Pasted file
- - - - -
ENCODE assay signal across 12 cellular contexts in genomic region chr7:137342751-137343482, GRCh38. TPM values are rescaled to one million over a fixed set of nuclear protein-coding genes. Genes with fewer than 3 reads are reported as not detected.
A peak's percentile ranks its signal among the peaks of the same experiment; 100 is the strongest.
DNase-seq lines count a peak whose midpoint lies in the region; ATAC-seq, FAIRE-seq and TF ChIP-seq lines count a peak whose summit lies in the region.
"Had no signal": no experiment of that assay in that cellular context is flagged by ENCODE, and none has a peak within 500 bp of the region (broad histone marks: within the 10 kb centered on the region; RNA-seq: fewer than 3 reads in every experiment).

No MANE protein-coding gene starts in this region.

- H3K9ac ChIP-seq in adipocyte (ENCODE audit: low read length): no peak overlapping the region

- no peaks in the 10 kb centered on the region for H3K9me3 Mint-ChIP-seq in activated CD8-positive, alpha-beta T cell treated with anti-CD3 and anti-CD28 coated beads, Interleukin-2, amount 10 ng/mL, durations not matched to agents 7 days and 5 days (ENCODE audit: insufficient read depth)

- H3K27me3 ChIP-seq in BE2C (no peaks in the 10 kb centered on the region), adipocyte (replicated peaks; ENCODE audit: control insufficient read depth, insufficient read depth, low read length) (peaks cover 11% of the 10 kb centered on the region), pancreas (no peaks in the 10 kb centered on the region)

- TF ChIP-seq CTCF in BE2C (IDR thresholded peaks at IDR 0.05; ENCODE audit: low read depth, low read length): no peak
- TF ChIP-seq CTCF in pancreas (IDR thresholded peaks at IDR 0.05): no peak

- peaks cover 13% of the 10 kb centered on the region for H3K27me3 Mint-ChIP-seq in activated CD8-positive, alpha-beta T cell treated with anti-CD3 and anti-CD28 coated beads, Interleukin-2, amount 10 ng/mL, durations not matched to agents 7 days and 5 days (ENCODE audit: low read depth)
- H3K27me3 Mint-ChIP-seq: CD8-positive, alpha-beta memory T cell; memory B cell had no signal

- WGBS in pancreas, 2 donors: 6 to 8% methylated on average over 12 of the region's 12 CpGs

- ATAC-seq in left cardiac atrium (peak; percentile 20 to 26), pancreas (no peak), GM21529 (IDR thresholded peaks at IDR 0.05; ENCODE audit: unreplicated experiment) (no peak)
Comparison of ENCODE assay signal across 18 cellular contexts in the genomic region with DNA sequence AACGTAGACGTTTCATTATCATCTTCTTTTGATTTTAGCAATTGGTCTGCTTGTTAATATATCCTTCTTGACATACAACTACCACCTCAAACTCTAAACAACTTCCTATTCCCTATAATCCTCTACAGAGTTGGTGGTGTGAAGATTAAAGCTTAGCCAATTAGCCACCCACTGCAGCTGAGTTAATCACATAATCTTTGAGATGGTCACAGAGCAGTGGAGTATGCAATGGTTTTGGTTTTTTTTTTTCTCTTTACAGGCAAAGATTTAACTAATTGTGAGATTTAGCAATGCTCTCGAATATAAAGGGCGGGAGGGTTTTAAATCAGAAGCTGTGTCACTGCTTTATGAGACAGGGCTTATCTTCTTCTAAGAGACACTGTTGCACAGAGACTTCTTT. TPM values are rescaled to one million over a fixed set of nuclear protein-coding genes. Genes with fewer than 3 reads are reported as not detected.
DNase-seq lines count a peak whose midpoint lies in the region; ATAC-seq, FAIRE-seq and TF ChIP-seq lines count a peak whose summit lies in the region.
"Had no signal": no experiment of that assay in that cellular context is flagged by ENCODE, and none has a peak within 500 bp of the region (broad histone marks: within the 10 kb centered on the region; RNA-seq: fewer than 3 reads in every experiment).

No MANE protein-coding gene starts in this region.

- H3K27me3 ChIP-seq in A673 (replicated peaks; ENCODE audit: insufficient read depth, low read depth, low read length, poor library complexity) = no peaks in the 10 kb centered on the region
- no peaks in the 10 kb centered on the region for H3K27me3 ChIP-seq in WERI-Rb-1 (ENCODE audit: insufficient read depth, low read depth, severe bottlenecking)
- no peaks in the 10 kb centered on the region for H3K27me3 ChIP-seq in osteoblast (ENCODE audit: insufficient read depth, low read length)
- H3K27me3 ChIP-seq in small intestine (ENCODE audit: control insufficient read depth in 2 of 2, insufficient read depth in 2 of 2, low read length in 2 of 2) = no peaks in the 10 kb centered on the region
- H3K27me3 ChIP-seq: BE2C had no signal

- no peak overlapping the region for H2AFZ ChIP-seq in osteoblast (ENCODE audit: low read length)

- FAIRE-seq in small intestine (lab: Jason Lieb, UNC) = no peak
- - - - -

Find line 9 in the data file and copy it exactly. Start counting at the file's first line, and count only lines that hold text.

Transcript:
- TF ChIP-seq CTCF in BE2C (IDR thresholded peaks at IDR 0.05; ENCODE audit: low read depth, low read length): no peak